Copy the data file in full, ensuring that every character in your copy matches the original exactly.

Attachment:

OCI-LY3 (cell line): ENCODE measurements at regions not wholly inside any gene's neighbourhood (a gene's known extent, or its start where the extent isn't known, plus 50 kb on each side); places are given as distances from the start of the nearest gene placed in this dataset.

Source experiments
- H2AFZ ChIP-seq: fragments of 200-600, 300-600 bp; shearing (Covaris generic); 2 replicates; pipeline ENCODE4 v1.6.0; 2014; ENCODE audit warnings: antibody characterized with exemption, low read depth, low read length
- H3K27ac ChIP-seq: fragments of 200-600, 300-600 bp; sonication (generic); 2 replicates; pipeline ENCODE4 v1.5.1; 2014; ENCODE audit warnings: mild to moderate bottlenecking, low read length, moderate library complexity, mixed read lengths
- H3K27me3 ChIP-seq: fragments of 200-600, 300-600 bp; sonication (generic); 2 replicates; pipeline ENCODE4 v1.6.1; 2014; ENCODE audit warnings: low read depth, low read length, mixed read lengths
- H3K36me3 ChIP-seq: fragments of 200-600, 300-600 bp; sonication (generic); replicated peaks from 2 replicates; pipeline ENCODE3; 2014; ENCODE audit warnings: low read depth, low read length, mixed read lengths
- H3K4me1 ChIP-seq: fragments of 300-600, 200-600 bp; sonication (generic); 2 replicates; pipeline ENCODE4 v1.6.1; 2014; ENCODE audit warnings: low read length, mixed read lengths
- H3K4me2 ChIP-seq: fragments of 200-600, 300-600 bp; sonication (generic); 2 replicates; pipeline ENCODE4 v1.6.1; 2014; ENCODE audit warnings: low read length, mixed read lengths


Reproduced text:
OCI-LY3 (cell line): ENCODE measurements at regions not wholly inside any gene's neighbourhood (a gene's known extent, or its start where the extent isn't known, plus 50 kb on each side); places are given as distances from the start of the nearest gene placed in this dataset.

Source experiments
- H2AFZ ChIP-seq: fragments of 200-600, 300-600 bp; shearing (Covaris generic); 2 replicates; pipeline ENCODE4 v1.6.0; 2014; ENCODE audit warnings: antibody characterized with exemption, low read depth, low read length
- H3K27ac ChIP-seq: fragments of 200-600, 300-600 bp; sonication (generic); 2 replicates; pipeline ENCODE4 v1.5.1; 2014; ENCODE audit warnings: mild to moderate bottlenecking, low read length, moderate library complexity, mixed read lengths
- H3K27me3 ChIP-seq: fragments of 200-600, 300-600 bp; sonication (generic); 2 replicates; pipeline ENCODE4 v1.6.1; 2014; ENCODE audit warnings: low read depth, low read length, mixed read lengths
- H3K36me3 ChIP-seq: fragments of 200-600, 300-600 bp; sonication (generic); replicated peaks from 2 replicates; pipeline ENCODE3; 2014; ENCODE audit warnings: low read depth, low read length, mixed read lengths
- H3K4me1 ChIP-seq: fragments of 300-600, 200-600 bp; sonication (generic); 2 replicates; pipeline ENCODE4 v1.6.1; 2014; ENCODE audit warnings: low read length, mixed read lengths
- H3K4me2 ChIP-seq: fragments of 200-600, 300-600 bp; sonication (generic); 2 replicates; pipeline ENCODE4 v1.6.1; 2014; ENCODE audit warnings: low read length, mixed read lengths